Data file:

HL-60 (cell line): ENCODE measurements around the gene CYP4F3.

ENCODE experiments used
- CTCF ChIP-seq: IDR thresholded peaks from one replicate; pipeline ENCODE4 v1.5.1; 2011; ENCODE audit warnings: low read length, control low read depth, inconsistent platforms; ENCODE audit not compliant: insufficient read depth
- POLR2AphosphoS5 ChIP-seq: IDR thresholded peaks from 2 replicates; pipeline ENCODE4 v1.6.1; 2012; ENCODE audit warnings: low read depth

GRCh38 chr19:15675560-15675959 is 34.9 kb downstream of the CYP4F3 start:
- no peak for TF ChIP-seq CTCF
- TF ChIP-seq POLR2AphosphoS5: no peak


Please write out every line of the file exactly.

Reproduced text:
HL-60 (cell line): ENCODE measurements around the gene CYP4F3.

ENCODE experiments used
- CTCF ChIP-seq: IDR thresholded peaks from one replicate; pipeline ENCODE4 v1.5.1; 2011; ENCODE audit warnings: low read length, control low read depth, inconsistent platforms; ENCODE audit not compliant: insufficient read depth
- POLR2AphosphoS5 ChIP-seq: IDR thresholded peaks from 2 replicates; pipeline ENCODE4 v1.6.1; 2012; ENCODE audit warnings: low read depth

GRCh38 chr19:15675560-15675959 is 34.9 kb downstream of the CYP4F3 start:
- no peak for TF ChIP-seq CTCF
- TF ChIP-seq POLR2AphosphoS5: no peak